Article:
By Catherine Dunn May 1, 2009 - 02:11
More countries are issuing, or talking about issuing, Mexico travel advisories related to the swine flu virus, or influenza A(H1N1). Meanwhile US Vice President Joseph Biden appears to be talking about issuing a travel advisory... everywhere.
On Wednesday the World Health Organization raised the flu pandemic alert level to a 5. A 6 would mean a pandemic is underway -- signifying that there is sustained human-to-human transmission of the H1N1 virus in multiple countries.
"We're really connected by a lot of travel, people moving from point to point," said the WHO's Dr. Keji Fukada, explaining the H1N1 flu's global path.
Here we bring you a round up of relevant articles, information, and opinions:
The gist: In straightforward fashion, the WHO "does not recommend restricting international travel." When traveling, they do recommend avoiding crowded, enclosed spaces, and "close contact with people suffering from acute respiratory infections," and they recommend hand washing and "cough etiquette."
The gist: US travelers should not go to Mexico unless they have to. If you must go, CDC makes these recommendations, including that travelers who are at high risk of severe illness from influenza take antiviral medications.
The gist: If US Vice President Joe Biden had his way, folks wouldn't travel "anywhere in confined spaces now," including airplanes and subway. The good news for Mexico: "It's not just going to Mexico," he told NBC Today Show viewers. The bad news for all of us: his geographical parameter was "anywhere."
The gist: Argentina announced a ban on direct flights from Mexico through Monday, and on Tuesday Cuba announced a "48-hour halt on flights to and from Mexico."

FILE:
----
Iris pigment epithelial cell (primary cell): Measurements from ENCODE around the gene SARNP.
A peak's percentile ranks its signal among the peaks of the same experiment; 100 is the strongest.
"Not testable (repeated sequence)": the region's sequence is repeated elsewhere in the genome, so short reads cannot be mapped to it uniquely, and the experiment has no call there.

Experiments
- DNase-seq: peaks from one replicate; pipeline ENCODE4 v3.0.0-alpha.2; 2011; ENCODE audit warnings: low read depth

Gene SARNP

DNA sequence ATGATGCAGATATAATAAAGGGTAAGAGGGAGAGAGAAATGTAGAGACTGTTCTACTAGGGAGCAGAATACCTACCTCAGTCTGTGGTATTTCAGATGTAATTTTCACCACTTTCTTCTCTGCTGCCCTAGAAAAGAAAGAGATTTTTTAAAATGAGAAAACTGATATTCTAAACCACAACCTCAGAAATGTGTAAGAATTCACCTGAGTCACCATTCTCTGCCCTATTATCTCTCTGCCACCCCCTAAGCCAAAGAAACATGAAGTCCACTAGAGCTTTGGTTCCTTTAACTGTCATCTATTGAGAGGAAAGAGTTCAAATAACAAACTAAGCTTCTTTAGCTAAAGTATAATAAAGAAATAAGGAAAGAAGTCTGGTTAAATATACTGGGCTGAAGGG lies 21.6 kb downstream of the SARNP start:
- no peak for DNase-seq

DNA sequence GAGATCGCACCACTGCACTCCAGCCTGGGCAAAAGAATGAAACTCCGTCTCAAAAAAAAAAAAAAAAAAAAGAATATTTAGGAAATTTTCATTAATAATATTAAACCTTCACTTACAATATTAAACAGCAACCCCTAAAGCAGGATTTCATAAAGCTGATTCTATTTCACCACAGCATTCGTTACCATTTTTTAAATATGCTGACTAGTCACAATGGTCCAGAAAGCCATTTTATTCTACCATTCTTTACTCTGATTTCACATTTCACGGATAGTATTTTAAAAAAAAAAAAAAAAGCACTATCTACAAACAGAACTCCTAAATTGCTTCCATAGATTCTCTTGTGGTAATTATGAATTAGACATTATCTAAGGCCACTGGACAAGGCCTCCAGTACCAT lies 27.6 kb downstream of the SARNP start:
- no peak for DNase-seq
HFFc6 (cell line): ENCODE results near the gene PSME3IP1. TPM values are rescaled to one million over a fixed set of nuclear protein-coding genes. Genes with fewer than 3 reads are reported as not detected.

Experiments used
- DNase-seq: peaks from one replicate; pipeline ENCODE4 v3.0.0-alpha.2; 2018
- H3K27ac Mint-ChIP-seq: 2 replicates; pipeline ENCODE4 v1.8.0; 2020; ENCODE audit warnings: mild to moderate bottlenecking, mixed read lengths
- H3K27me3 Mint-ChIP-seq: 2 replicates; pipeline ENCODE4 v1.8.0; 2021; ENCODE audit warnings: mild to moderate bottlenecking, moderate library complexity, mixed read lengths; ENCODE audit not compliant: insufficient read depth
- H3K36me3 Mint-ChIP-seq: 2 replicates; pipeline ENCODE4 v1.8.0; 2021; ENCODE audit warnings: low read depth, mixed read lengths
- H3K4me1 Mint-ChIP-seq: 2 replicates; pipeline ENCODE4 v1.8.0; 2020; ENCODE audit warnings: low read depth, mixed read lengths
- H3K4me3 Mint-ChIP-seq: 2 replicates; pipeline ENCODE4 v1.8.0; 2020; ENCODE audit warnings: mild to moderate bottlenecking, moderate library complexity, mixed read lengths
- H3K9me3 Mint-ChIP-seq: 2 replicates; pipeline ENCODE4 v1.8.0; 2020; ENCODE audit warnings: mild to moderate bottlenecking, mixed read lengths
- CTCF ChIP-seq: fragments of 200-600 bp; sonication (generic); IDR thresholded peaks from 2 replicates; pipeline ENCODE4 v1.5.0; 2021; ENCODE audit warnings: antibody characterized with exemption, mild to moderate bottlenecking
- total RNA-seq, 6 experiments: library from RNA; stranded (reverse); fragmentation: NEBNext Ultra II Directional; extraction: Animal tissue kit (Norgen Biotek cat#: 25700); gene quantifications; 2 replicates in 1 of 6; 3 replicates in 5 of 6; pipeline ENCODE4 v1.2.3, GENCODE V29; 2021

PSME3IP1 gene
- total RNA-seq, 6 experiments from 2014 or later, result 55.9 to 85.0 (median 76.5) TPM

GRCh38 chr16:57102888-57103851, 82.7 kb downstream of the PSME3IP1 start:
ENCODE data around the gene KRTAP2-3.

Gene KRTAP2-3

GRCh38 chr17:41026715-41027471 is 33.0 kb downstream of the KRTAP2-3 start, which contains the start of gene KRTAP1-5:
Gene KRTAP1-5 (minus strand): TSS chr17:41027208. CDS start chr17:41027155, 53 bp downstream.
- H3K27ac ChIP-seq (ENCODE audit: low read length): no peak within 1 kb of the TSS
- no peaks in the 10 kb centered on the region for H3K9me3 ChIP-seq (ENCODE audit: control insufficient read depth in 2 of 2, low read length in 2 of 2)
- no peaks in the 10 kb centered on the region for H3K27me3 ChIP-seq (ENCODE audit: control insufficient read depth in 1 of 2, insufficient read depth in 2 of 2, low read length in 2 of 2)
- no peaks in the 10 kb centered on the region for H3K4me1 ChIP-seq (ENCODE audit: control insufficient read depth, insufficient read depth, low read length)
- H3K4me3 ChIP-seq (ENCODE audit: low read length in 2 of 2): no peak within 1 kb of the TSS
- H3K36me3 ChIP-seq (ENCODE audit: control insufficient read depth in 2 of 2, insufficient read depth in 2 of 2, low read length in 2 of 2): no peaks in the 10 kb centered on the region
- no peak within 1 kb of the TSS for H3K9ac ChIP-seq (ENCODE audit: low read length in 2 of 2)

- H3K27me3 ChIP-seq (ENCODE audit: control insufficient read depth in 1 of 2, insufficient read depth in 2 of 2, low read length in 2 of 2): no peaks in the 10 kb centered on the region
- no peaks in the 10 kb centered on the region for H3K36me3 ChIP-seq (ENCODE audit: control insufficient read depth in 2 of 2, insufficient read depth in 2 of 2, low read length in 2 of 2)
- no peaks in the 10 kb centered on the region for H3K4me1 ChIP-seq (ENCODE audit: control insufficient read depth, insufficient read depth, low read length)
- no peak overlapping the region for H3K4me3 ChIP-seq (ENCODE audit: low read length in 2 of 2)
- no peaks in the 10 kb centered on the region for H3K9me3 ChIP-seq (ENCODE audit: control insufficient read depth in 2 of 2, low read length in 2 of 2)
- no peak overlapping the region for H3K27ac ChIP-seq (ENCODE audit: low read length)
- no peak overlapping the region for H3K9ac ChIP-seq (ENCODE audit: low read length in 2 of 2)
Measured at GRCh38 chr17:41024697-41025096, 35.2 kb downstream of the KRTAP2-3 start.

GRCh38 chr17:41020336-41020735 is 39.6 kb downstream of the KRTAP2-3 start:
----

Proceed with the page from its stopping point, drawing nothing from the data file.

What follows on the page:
The gist: Health Ministers from the 27 European Union member countries could not agree on whether or not to issue a travel ban to Mexico. In favor of the ban: the Netherlands, Great Britain, and France. Against: Spain, Germany, Austria, Denmark.
The gist: Canada championed the WHO's decision-making power on issuing travel advisories; Toronto's economy lost about $950 million in the wake of SARS-related travel bans back in 2003. So while the US, France, Britain, and Germany also advised citizens against non-essential travel to Mexico, critics are crying foul on Canada for joining their ranks.
The gist: Bolivia's minister of health, Ramiro Tapia said there are no cases of swine flu yet in Bolivia, but that the country has prepared an emergency plan under which access to the country would be restricted to passengers from Mexico. (That also goes for Mexican mega singer Vincente Fernández, who has a May 1 concert scheduled in Bolivia). The minister admitted this would be difficult given that there are no direct flights from Mexico to Bolivia; all air passengers pass through Buenos Aires, Lima and Panama.